In a recent “Preaching” magazine (pg.43) a story is told about a 5 – year-old boy who misbehaved. His mother decided to give him some quiet time to think about his poor actions. She had a large closet where she pushed back the hangers and made room for a chair to sit in for his “timeout.” She turned on the light and told him he had to stay in there for 30 minutes. She heard strange noises coming from inside the closet, then, everything got quiet. The mother was curious so she opened the door and said “Jimmy what you are doing in there?” The little boy replied defiantly, “I just pulled all of your clothes down and spit on them. I spit on your shoes too. Now I am just sitting here waiting on more spit!”
It is in our nature to hate being corrected or reprimanded – even if we are wrong and need it. We have this defensive reflex action that kicks in striking out at anyone or anything we perceive has wronged us. Frankly, we just hate to be told what to do so we fantasize about them “getting theirs.” We dream of our “enemies” in all kinds of awkward situations causing them embarrassment, making them say socially inept comments, having them dressed funny while experiencing all kinds of misery. Working to justify our actions in this little fantasy world we always come out the hero vanquishing our foe to humiliation. Realistically, though, what really is happening is that we are just trying to work up spit!
It is hard to forgive slights or outright injustices against us and even more difficult to actually forget them. We tuck these incidents snugly away into a little compartment in our hearts reserved specifically for righteous indignation. We may declare something not to be a big deal but it is if we are unable to let it go. Three things can happen to these treasured affronts clutched tightly in our hearts against other people.
If we crowd these slights into our hearts one upon another never to be released our hearts fester and become hardened, packed with impurities causing bitterness. We cannot be disciples of Jesus while harboring unforgiveness. Luke 14:33 says “…any of you who does not give up everything he has cannot be my disciple.” This includes the contents of our heart.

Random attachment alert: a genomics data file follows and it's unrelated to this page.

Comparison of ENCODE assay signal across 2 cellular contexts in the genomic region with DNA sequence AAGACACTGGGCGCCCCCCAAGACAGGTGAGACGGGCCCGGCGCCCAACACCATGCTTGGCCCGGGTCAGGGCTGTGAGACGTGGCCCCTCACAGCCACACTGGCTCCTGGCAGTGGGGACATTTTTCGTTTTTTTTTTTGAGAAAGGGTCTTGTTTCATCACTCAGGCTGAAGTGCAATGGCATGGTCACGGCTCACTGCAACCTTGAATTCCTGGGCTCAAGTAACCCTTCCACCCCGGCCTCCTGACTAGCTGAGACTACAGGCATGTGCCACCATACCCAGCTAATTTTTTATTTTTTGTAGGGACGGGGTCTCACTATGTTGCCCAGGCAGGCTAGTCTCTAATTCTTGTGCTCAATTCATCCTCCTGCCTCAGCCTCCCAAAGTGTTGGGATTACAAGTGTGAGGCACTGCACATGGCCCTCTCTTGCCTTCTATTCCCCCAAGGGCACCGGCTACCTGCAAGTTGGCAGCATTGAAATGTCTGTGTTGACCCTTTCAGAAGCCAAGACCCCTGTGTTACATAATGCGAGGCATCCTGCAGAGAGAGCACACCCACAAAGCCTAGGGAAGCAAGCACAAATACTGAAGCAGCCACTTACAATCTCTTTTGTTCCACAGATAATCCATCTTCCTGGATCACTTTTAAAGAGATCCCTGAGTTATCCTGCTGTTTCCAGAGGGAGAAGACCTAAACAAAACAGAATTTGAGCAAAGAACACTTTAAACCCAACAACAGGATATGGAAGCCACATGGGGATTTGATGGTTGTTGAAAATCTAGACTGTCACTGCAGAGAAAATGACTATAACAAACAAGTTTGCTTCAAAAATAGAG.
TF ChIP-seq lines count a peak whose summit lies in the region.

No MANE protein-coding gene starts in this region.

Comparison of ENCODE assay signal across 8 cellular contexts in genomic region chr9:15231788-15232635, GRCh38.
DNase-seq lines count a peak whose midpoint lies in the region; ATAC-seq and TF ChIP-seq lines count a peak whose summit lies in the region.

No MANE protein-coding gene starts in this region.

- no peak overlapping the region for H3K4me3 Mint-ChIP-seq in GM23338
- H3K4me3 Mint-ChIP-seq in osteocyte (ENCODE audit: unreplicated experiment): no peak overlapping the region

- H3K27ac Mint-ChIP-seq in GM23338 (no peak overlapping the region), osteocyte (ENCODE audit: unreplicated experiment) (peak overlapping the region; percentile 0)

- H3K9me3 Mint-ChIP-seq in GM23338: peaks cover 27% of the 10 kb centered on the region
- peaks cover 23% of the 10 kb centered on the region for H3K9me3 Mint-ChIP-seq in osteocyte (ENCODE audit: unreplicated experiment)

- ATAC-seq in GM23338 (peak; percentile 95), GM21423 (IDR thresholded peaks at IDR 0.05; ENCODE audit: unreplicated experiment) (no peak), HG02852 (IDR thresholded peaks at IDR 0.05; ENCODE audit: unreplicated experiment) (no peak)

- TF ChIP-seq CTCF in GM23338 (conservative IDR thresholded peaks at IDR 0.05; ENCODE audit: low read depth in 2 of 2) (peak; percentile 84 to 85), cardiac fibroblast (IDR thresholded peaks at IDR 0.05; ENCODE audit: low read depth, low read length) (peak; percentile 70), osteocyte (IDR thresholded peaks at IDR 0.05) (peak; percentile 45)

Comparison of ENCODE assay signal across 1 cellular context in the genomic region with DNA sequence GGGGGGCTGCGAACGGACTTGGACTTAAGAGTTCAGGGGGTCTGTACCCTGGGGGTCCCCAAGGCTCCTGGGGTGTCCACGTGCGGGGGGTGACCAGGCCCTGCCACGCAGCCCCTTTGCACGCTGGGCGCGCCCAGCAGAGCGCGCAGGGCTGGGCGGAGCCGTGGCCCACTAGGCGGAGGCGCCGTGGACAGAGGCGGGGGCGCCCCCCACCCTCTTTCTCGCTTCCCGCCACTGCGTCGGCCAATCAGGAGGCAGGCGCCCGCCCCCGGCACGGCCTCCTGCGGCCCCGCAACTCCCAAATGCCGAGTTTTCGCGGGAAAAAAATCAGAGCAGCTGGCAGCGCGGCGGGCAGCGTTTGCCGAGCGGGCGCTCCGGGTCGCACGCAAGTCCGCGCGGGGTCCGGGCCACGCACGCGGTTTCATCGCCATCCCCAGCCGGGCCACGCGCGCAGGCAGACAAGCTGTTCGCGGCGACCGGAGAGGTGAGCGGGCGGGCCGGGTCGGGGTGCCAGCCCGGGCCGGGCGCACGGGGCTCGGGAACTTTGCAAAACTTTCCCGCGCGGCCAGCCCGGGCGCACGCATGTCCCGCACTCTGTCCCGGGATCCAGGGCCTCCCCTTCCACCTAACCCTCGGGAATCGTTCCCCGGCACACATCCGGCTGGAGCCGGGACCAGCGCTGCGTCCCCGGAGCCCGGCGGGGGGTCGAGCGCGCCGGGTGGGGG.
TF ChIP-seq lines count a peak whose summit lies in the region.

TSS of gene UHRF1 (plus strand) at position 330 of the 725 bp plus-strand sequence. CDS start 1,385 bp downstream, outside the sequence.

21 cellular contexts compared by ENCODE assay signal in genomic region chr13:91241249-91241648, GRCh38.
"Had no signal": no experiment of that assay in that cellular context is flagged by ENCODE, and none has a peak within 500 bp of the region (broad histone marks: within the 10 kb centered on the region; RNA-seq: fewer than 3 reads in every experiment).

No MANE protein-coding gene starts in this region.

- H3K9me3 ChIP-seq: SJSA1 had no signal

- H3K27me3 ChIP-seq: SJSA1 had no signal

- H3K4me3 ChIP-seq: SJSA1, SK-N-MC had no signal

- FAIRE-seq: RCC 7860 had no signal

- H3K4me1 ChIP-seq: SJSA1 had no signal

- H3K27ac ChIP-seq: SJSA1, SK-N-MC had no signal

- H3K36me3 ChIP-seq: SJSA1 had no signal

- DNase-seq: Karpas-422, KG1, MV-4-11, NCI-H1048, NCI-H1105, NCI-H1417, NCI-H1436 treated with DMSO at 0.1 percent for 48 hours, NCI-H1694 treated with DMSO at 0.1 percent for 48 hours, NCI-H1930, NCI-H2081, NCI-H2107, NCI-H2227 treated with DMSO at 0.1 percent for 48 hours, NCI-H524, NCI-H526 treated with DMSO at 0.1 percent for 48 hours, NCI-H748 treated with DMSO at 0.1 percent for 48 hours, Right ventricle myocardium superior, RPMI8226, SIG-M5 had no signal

Some of us get to that point where our spit reservoir gets refilled coming back on line ready for battle. With lips puckered and a deep breath we are ready for retaliation against anyone that offends us. Unashamedly I say this attitude and action breaks God’s heart and stymies His ability to bless us. 1 Peter 3:9 declares “Do not repay evil with evil or insult with insult, but with blessings because to this you were called so that you may inherit a blessing. “ In other words keep your spit (revenge) to yourself and battle offenses with kindness or God will not honor you.
The real solution for followers of Christ is to outright and thoroughly forgive and forget offences against us. Jesus pointedly instructs us in His “Sermon on the Mount” found in Matthew 6. Starting with verse 14 He announces “For if you forgive men when they sin against you, your heavenly Father will also forgive you. But if you do not forgive men their sins, the Father will not forgive your sins.” How clear is that? If you can make it through life and not be wronged, offended or have your itty bitty feelings hurt you must be a hermit and probably won’t be reading this. If you are reading this you may be offended from the opening word or you may agree with me. Undoubtedly, if you are around other people you will get hurt. How are you going to handle it to honor God? How are you going to handle it while expecting God to bless you? Hoarding these slights cost us being disciplined by Jesus. Exacting revenge precludes Jesus from blessing us. Forgiveness is loving action after God’s own heart. Need practice? For all of the stupid things I say and do I will graciously accept any forgiveness you have for me.
This weekly devotion is written by John Key